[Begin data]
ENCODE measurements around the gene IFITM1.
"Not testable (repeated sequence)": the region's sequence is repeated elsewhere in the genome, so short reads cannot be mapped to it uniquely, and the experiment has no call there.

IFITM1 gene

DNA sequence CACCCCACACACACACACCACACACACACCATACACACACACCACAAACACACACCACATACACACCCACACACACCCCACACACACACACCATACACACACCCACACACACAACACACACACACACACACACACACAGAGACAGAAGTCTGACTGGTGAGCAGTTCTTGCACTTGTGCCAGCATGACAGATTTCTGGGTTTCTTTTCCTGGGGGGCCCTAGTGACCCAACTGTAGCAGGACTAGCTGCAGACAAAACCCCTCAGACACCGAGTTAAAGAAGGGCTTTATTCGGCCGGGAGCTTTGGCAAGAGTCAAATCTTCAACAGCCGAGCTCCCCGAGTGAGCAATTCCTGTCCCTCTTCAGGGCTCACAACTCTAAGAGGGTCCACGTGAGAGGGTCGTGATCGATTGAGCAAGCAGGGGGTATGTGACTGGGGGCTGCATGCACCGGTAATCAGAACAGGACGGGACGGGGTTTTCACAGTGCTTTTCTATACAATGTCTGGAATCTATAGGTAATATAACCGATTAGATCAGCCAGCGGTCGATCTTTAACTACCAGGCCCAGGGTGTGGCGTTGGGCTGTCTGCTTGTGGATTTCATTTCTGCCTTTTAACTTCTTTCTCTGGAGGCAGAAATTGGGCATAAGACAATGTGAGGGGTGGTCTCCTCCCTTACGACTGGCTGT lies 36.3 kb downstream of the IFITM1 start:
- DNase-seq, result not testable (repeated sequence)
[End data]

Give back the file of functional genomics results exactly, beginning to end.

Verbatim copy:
ENCODE measurements around the gene IFITM1.
"Not testable (repeated sequence)": the region's sequence is repeated elsewhere in the genome, so short reads cannot be mapped to it uniquely, and the experiment has no call there.

IFITM1 gene

DNA sequence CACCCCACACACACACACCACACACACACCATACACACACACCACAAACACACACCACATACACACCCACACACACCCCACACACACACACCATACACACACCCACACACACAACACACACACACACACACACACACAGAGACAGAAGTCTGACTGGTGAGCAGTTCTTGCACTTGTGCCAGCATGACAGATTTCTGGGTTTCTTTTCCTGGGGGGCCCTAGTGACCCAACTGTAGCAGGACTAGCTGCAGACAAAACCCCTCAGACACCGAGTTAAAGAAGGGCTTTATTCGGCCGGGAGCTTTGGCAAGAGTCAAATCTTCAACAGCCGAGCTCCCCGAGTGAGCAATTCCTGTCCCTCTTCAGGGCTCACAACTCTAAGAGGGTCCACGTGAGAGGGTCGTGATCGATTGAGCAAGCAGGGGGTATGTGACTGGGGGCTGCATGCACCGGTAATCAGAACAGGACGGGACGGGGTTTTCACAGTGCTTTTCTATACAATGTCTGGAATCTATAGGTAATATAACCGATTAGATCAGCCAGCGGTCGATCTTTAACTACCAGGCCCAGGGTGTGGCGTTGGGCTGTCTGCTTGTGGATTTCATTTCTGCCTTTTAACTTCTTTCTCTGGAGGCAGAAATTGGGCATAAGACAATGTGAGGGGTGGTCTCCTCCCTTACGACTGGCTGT lies 36.3 kb downstream of the IFITM1 start:
- DNase-seq, result not testable (repeated sequence)